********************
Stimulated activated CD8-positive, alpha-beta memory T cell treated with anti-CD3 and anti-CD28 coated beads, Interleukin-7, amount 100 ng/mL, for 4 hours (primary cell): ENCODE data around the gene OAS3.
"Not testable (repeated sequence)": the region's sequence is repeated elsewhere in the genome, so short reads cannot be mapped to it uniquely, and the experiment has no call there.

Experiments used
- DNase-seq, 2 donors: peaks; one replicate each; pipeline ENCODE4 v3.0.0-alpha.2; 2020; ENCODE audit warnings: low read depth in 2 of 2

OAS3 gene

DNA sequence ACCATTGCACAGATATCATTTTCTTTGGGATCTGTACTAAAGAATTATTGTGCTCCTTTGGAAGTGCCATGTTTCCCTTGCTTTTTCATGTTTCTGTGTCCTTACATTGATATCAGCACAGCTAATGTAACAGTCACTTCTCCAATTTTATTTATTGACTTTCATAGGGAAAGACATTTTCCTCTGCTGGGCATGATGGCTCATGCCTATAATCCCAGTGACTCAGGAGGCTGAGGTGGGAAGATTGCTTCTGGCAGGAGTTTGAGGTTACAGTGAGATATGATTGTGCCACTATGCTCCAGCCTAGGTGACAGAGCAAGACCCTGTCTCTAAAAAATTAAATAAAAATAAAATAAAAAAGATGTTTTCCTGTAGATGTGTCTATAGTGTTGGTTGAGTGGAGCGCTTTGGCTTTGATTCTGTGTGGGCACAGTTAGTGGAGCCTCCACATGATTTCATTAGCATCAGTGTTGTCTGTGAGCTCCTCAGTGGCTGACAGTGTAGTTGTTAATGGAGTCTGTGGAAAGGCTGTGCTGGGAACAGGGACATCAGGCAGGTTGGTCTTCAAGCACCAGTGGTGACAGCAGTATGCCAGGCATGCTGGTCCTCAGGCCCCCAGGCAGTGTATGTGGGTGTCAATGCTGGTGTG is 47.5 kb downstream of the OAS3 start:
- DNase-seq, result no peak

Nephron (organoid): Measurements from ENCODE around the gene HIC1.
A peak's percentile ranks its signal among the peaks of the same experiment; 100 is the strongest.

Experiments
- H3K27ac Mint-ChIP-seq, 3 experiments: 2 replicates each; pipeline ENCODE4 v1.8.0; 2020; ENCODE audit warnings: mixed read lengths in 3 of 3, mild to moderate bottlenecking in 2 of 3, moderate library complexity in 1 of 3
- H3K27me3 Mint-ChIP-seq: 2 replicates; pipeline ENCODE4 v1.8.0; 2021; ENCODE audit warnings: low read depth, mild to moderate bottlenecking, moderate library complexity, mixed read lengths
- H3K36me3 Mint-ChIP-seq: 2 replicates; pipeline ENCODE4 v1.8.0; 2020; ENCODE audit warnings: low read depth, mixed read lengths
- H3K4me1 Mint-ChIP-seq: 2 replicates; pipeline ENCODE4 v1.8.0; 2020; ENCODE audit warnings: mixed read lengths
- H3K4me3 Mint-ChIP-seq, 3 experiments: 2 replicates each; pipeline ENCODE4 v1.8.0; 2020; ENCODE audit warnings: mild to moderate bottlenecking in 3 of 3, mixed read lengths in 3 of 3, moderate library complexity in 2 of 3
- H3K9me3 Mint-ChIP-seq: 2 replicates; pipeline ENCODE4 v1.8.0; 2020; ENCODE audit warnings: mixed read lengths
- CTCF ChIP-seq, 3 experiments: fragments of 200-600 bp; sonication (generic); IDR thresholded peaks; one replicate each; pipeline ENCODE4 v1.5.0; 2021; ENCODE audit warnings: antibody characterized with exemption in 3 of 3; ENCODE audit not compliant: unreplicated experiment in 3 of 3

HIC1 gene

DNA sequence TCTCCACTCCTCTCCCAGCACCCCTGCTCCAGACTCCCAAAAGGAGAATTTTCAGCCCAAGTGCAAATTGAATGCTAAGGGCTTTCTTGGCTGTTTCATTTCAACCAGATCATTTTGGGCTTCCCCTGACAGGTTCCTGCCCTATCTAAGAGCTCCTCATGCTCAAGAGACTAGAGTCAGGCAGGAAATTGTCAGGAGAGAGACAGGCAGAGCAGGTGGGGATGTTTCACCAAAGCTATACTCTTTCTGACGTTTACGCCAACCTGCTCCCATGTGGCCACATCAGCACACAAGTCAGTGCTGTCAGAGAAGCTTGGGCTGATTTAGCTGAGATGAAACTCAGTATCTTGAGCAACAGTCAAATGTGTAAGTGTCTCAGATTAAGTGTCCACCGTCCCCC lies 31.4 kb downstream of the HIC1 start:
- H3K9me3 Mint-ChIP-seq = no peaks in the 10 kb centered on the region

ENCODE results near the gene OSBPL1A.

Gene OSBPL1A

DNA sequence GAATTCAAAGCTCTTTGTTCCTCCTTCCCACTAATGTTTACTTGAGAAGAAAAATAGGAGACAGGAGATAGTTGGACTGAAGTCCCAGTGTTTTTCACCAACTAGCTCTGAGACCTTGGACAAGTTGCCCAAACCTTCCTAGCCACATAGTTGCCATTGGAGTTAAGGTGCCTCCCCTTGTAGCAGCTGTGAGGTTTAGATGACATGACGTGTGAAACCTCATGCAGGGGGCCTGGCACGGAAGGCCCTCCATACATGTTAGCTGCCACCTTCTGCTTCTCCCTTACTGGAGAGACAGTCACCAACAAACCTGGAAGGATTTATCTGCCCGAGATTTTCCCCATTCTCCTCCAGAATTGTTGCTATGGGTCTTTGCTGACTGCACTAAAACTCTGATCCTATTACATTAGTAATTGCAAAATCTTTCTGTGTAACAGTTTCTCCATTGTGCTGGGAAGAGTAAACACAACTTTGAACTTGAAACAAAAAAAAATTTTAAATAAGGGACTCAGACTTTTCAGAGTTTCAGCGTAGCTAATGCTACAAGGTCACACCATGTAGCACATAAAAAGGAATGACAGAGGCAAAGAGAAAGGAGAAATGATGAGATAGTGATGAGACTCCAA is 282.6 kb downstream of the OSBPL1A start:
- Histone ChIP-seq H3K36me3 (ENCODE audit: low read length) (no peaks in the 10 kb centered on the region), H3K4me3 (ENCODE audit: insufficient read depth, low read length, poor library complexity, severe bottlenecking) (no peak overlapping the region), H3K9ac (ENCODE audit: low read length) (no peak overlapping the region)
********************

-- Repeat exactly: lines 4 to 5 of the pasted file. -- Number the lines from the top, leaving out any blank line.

- DNase-seq, 2 donors: peaks; one replicate each; pipeline ENCODE4 v3.0.0-alpha.2; 2020; ENCODE audit warnings: low read depth in 2 of 2

OAS3 gene